The East Hampton Town Board’s decision on Thursday to buy the four-acre Northwest Kennels property off Swamp Road in Northwest Woods was the right call and something many residents would like to see a lot more of.
With the board’s 4-0 vote in favor last week, an $837,500 deal for the property will soon be signed. The land borders on already-preserved woodland and is at a headwater of Northwest Creek. There is talk of providing residents with racks or even enclosed storage for kayaks and other small human-powered watercraft, as well as opening up a trail head to allow visitors additional access to the county and state parkland nearby. The price was right, and the agreement seems good for all concerned.
Looking back further, however, it is reasonable to lament that there have not been more such purchases recently. Following the disastrous misappropriation of community preservation money during the Bill McGintee years, land buys were forced to a halt. The program had to be put on ice while the town’s accounts were put in order after Mr. McGintee’s resignation. But some of the stalling may have been attributable to the town board majority’s sympathy for the view that more of our vacant land should go on the real estate market. Spending under the Republican town board dwindled, hitting an all-time low in 2010 of $6.3 million, while at the same time the fund’s revenues were increasing. Only two parcels were acquired that year, and most of the money actually went to debt payments for earlier land buys.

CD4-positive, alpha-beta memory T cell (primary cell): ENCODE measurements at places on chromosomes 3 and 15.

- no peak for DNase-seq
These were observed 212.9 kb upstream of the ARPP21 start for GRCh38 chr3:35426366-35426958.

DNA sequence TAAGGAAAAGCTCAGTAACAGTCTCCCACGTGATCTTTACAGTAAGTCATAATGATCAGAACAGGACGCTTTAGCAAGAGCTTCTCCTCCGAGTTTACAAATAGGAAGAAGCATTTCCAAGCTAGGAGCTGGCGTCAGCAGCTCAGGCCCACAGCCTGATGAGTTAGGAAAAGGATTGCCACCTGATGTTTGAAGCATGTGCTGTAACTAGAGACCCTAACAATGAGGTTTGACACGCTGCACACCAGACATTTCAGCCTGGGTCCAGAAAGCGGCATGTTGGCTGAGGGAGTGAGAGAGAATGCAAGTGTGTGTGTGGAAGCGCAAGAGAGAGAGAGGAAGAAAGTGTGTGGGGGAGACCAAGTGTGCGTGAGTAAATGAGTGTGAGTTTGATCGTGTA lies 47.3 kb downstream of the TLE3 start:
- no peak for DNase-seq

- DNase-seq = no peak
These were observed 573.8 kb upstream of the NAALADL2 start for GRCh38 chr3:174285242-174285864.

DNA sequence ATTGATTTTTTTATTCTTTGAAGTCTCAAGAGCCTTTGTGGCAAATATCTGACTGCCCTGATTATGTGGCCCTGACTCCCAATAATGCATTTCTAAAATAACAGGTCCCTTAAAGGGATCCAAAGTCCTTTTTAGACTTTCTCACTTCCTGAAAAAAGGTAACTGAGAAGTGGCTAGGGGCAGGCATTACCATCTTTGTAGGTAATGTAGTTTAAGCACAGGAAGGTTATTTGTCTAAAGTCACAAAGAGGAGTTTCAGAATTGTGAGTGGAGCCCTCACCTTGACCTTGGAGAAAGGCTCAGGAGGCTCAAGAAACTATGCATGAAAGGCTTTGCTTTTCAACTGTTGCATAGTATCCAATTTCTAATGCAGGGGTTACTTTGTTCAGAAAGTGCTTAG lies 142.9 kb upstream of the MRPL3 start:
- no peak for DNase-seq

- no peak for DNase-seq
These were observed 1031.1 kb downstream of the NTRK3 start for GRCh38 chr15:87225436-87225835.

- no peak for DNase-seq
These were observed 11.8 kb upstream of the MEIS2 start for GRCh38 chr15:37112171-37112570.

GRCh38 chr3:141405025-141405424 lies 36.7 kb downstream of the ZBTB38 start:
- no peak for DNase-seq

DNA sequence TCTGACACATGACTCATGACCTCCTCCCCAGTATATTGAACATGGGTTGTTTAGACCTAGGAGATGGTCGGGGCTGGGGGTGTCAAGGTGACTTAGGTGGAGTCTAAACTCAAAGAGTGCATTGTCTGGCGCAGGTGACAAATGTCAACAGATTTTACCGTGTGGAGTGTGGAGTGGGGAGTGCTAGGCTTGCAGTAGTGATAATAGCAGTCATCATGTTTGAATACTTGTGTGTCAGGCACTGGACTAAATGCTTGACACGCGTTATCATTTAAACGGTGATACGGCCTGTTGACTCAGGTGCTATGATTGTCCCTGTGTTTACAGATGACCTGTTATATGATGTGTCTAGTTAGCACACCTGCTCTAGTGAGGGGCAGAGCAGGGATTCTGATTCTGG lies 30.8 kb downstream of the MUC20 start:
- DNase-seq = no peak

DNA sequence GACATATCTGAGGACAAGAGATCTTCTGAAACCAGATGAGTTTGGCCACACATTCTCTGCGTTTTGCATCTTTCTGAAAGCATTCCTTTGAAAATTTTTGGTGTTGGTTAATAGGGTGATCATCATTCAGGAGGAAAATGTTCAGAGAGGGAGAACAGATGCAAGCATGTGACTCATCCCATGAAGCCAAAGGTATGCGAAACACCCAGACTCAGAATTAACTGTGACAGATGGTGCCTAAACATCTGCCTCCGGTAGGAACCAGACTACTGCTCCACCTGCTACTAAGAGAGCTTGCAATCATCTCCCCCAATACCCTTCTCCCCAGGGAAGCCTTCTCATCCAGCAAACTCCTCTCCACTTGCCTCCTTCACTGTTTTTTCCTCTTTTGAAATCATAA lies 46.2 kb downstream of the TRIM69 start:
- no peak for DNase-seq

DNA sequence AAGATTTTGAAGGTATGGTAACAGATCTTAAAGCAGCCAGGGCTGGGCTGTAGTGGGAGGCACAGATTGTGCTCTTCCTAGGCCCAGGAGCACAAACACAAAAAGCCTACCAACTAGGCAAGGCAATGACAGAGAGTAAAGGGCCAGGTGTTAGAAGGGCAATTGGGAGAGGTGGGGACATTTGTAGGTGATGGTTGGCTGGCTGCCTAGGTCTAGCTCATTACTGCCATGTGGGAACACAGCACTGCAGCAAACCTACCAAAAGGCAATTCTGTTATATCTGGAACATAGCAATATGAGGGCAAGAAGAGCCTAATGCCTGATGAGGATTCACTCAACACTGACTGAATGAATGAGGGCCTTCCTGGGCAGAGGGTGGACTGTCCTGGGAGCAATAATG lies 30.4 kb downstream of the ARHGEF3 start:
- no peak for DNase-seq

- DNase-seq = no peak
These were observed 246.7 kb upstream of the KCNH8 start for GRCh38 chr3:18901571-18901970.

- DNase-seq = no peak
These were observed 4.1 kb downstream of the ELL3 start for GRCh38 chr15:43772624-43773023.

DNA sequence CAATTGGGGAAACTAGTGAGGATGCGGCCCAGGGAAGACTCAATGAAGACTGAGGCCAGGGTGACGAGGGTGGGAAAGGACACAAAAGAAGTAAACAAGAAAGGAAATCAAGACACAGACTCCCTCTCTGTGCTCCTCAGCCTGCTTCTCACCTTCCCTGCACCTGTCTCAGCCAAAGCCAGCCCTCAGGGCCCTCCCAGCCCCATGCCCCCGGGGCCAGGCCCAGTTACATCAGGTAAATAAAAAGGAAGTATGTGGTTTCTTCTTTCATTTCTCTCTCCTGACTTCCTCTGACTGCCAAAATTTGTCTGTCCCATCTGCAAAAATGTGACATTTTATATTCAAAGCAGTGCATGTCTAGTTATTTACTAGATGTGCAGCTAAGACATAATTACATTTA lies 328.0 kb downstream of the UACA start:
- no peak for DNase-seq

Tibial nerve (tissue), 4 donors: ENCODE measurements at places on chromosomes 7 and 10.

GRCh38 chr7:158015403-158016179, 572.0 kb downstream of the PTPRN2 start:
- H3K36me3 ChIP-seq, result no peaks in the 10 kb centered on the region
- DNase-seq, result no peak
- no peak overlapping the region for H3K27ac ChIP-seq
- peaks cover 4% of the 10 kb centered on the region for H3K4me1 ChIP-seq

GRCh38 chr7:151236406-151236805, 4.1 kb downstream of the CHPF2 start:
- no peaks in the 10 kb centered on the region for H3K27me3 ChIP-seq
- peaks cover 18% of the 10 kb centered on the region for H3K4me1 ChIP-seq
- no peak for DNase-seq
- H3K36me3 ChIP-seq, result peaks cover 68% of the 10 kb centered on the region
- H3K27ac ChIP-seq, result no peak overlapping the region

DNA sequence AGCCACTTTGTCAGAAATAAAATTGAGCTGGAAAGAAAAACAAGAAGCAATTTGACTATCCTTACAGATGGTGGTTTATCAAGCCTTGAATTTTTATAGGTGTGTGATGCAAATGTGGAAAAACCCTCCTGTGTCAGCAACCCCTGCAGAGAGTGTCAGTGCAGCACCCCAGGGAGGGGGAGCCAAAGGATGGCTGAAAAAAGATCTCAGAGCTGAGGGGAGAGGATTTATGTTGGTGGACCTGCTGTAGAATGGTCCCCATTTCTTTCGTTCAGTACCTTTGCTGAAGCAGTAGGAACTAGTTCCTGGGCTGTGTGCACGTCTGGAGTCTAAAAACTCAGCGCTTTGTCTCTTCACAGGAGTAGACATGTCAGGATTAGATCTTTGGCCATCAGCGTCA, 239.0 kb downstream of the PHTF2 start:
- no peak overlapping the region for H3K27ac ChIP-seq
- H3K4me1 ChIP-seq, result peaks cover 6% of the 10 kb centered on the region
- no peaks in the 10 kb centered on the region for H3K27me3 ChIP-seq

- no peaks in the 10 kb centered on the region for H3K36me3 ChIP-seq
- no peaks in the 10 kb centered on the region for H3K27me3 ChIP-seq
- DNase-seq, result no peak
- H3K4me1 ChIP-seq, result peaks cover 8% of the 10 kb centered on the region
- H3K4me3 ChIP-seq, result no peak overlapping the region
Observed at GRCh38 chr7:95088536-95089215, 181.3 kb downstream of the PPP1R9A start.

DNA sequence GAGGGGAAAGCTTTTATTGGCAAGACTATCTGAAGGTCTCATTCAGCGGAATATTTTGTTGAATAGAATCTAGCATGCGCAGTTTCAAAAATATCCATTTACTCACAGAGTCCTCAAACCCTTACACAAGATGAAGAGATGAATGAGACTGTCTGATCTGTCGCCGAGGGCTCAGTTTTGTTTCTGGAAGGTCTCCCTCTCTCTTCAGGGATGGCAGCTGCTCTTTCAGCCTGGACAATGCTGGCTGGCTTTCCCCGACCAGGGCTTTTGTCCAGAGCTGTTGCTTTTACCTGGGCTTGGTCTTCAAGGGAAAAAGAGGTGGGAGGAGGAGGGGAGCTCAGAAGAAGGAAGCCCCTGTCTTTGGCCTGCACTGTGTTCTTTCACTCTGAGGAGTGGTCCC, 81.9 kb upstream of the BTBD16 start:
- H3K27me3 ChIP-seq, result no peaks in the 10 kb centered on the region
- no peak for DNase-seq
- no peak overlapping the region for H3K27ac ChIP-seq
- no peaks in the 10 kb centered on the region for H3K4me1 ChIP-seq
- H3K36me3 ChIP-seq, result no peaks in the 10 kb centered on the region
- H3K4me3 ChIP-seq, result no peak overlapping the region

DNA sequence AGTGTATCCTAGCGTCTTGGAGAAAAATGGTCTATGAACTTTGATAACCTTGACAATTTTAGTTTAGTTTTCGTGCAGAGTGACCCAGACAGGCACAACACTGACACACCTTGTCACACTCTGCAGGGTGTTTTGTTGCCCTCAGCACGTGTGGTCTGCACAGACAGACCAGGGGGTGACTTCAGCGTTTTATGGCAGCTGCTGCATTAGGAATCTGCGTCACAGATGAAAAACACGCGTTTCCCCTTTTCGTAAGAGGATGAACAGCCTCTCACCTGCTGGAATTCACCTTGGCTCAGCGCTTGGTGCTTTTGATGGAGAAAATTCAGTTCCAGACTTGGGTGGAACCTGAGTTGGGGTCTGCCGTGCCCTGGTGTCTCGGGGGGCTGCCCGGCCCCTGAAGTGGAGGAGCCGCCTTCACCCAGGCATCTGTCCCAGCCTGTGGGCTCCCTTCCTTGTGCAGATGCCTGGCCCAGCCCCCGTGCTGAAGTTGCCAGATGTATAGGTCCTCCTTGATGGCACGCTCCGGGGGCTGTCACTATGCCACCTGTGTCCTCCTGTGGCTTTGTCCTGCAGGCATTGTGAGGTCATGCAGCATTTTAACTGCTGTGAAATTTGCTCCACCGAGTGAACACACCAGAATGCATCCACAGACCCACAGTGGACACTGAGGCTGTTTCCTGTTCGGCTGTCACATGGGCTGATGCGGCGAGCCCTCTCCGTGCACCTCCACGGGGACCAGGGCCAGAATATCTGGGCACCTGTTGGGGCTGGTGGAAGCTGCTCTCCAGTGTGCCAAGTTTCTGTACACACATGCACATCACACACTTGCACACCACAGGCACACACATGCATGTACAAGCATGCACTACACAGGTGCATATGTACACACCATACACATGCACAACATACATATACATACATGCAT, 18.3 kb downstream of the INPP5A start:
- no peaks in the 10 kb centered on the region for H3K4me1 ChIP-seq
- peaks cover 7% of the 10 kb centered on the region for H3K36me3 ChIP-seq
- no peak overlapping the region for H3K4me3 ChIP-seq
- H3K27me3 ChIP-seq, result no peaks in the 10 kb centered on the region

There is reason for hope. An audit of the community preservation fund’s income and expenses for 2008 through 2010 is in the final stages. With the dollars and cents finally sorted out, the town board should see no more impediments in what is now an excellent time, given the economic doldrums and depressed prices, for a spending spree on preservation.
The East Hampton Town Board must become active buyers of suitable vacant land whenever it becomes available. It is reasonable to expect that the real estate slump will not last forever and that when the next boom comes, today’s deals will seem like bargains.
Land the town does not preserve will be seen as a missed opportunity and a long-term liability for whichever political party fails to act. Going into the run-up to the 2011 election, residents should demand a renewed commitment to the preservation program.